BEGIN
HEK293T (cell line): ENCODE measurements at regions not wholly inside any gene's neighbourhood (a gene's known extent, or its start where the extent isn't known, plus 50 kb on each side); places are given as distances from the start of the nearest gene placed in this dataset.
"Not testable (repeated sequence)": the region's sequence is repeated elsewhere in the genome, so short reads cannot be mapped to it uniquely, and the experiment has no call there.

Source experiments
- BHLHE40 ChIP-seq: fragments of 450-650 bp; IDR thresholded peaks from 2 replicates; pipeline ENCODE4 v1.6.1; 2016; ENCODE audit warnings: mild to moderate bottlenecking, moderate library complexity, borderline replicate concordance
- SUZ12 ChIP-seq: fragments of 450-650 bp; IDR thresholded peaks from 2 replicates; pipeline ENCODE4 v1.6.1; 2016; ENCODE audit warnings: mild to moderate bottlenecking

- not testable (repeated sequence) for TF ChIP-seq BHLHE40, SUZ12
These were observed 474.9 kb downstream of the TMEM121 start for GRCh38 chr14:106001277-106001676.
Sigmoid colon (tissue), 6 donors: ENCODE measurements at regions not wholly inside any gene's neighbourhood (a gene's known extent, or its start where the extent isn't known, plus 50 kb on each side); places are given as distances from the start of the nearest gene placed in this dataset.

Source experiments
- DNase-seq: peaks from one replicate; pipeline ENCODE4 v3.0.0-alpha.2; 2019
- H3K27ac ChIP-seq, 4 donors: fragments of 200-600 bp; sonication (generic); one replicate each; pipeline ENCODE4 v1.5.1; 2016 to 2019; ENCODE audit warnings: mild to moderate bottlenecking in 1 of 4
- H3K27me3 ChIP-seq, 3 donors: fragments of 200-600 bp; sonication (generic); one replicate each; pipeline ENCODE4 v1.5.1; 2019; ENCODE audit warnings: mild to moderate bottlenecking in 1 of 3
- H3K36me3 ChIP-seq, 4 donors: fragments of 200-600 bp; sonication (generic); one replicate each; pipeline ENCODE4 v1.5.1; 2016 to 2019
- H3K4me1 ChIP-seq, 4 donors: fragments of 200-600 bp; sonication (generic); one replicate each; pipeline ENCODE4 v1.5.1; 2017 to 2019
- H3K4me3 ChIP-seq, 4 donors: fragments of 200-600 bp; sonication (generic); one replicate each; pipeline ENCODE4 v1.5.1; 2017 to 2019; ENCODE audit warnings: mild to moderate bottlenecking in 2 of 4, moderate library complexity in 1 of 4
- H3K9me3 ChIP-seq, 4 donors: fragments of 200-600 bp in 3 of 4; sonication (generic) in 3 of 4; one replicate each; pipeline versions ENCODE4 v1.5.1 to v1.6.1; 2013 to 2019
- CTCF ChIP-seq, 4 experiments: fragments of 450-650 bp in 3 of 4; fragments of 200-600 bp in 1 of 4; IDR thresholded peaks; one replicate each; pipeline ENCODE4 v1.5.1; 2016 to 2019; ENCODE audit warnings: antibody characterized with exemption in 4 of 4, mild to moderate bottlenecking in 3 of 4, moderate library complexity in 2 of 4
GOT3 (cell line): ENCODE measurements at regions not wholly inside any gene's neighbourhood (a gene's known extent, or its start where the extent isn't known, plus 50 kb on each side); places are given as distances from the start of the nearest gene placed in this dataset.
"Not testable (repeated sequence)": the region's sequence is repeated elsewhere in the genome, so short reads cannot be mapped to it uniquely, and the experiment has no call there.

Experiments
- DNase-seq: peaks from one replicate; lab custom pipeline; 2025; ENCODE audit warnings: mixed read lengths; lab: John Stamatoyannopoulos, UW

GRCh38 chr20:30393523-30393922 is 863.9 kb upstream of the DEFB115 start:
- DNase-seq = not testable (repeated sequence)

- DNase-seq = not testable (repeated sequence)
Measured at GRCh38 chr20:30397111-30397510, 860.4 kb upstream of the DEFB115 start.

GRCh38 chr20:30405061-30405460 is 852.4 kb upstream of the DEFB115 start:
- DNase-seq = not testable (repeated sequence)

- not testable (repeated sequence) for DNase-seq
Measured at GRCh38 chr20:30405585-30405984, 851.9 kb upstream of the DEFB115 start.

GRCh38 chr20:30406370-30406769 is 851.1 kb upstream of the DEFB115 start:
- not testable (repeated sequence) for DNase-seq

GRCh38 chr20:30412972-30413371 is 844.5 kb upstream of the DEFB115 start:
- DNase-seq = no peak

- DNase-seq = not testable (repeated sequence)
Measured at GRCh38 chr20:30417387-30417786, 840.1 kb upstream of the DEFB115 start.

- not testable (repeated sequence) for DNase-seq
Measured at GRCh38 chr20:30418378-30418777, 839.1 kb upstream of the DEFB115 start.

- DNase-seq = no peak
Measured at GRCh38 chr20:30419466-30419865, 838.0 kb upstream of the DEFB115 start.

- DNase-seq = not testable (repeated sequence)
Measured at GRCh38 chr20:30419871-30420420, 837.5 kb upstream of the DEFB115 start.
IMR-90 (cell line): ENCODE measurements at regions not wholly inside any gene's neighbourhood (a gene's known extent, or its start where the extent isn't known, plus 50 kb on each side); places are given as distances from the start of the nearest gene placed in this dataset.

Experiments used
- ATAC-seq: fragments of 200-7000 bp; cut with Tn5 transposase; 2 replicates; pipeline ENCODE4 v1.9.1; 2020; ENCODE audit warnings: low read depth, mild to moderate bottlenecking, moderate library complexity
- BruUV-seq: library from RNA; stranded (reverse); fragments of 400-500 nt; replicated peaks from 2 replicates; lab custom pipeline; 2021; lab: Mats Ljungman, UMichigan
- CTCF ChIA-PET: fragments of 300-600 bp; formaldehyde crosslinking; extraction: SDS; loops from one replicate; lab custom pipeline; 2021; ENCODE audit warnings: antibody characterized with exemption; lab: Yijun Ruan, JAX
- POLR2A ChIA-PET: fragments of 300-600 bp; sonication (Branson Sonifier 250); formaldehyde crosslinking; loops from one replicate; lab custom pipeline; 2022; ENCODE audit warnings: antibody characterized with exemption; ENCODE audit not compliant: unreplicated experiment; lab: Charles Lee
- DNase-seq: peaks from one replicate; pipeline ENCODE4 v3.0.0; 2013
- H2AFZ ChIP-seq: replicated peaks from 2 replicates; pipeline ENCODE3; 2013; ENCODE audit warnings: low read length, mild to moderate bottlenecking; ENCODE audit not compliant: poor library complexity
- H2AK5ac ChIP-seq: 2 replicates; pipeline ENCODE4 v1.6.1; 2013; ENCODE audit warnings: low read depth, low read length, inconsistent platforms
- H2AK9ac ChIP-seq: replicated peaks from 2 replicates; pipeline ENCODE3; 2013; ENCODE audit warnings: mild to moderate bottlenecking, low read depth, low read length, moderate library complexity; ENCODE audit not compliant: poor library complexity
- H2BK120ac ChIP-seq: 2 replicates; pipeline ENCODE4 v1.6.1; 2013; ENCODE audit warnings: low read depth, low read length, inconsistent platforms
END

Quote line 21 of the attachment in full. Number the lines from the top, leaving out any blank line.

- DNase-seq: peaks from one replicate; lab custom pipeline; 2025; ENCODE audit warnings: mixed read lengths; lab: John Stamatoyannopoulos, UW